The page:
Now this is where it gets serious. The Sony Handycam HDR-TD20V runs a dual-lens system similar to last year's HDR-TD10E. It's also equipped with two back-illuminated Exmor R CMOS sensors for capturing video in low light conditions. Those two bug eye lenses capture two videos simultaneously, processing it, overlapping both for a 3D effect on 3D mode. It's what Sony calls the Double Full HD 3D.
The Double Full HD 3D playback on the 3.5" display is wonderful, as I have mentioned above. I even compared the experience to a full-fledged glasses-free 3D TV. Sadly, not everyone owns a glasses-free 3D TV—not even me—so I wasn't able to test it. To that effect, I won't give an opinion on 3D TV playback.
2D Video Capture / Audio Capture
The Sony Handycam HDR-TD20V's 2D video, though as not as captivating as the 3D to a lesser extent, is definitely one of the best a camcorder can achieve. Thanks to the Exmor R sensors on the dual-lens, you can see everything the camcorder is capturing, even in poorly lit environments.
2D videos are on 1440x1080, not on the same scale as the device's 3D (1920x1080), but still is high definition. Zooming works real time without lag and lens refocusing, adding credibility to the power of this small machine.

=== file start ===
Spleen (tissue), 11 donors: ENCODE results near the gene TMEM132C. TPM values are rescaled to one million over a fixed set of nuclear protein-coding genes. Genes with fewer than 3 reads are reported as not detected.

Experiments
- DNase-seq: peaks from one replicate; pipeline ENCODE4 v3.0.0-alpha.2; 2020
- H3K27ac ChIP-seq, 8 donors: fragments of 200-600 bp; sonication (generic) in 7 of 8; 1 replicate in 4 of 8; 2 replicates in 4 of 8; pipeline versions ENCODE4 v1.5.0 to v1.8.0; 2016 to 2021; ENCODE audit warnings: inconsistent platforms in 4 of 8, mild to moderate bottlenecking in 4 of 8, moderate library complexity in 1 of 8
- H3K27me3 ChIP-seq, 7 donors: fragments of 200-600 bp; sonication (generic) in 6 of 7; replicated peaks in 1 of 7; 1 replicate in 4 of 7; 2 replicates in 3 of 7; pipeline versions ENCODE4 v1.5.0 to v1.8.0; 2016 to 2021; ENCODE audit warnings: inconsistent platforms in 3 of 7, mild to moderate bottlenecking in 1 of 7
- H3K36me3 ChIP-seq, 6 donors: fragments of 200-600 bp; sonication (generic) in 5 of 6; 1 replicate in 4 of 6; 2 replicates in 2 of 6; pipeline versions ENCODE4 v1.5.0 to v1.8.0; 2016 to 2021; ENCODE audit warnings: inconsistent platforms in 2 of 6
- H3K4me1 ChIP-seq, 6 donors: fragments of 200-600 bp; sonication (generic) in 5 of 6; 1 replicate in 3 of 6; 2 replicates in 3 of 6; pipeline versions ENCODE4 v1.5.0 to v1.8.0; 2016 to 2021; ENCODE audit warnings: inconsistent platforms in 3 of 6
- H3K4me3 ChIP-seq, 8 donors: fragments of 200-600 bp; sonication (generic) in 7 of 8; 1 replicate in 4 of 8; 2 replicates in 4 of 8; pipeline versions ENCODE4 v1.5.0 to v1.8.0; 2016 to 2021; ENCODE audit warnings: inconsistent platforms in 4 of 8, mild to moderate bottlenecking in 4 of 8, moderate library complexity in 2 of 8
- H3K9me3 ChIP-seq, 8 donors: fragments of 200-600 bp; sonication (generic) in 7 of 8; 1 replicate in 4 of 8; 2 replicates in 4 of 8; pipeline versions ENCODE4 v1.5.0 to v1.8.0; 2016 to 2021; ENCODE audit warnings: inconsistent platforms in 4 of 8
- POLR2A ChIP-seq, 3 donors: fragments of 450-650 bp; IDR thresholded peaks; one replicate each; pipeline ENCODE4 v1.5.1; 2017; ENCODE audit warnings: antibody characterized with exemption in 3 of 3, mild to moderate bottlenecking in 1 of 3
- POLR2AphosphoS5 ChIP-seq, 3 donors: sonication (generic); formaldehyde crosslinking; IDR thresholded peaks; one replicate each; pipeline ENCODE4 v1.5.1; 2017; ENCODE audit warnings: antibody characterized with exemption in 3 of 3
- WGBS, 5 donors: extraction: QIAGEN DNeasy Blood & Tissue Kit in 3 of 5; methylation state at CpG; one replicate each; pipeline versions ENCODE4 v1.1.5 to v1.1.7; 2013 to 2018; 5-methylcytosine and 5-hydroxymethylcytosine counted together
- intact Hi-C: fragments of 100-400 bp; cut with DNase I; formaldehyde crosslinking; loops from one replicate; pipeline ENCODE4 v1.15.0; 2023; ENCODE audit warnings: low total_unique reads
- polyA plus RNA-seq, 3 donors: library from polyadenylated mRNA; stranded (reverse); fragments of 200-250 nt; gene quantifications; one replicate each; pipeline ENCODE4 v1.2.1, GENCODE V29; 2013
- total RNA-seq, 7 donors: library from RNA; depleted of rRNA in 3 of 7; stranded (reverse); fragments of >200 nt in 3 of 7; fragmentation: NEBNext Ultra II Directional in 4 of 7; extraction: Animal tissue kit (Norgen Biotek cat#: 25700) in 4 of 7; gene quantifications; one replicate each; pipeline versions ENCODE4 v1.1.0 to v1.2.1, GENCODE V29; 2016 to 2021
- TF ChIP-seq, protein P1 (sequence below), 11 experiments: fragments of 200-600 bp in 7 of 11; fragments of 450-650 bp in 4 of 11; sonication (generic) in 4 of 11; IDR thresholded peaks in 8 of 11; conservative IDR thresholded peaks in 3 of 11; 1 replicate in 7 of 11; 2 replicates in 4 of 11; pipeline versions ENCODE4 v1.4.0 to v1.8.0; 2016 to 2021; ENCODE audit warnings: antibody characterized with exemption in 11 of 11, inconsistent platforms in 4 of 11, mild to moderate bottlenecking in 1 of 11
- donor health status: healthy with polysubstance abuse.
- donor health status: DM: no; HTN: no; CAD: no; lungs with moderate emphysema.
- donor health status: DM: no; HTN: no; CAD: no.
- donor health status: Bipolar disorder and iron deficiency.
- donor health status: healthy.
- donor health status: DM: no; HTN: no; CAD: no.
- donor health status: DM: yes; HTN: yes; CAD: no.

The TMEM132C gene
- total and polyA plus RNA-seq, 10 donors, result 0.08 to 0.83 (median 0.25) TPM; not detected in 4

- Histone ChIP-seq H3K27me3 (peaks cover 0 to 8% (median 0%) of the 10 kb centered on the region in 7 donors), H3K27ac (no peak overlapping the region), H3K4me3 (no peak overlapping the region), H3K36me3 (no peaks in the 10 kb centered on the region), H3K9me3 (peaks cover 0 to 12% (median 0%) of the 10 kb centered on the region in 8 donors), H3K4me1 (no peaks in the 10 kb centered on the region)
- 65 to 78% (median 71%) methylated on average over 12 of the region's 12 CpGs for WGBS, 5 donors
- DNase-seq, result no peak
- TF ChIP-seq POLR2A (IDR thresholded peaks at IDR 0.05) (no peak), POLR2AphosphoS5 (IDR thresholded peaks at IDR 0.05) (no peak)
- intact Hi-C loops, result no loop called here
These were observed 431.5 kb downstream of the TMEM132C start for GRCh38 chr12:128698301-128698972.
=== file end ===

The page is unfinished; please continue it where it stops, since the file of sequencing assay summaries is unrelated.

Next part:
Videos won't be complete without audio. The HDR-TD20V's built-in mic is running 5.1-channel surround, and is located just below the lens. The mic placement is prime and optimized to catch incoming and surrounding sound, even ambient noise.
Sony Handycam HDR-TD20V Sample 2D AVCHD Sample Video
*Video integrity may change when uploaded at a third party service
If you own a point and shoot or a DSLR and aren't very picky about the pixels, the HDR-TD20V's photo mode will do wonderfully for you. The dual-lens comes with 20.4MP, 10x Optical Zoom, and 17x Extended Zoom that would snap up images that's good for the everyday snapper person. But like I said, the device would only work for you if you aren't picky about pixels.
The following sample photos are untouched and were captured via the HDR-TD20V's 2D photo capture mode. No tripod was used while capturing these images.
Sony Handycam HDR-TD20V Sample 2D AVCHD Sample Photos (Click images to enlarge)
|At normal zoom, 2F Resorts World Manila|
|At 10x Optical Zoom plus 17x Extended Zoom, 2F Resorts World Manila|
The included battery is officially called InfoLITHIUM® with AccuPower™ Meter System NP-FV70. As long as the name is, the battery life seems to be sufficient for conducting regular camcording. I used a combination of videos and photos on it and it just hit the red at around the seventh hour. Pretty decent for a square-ish battery.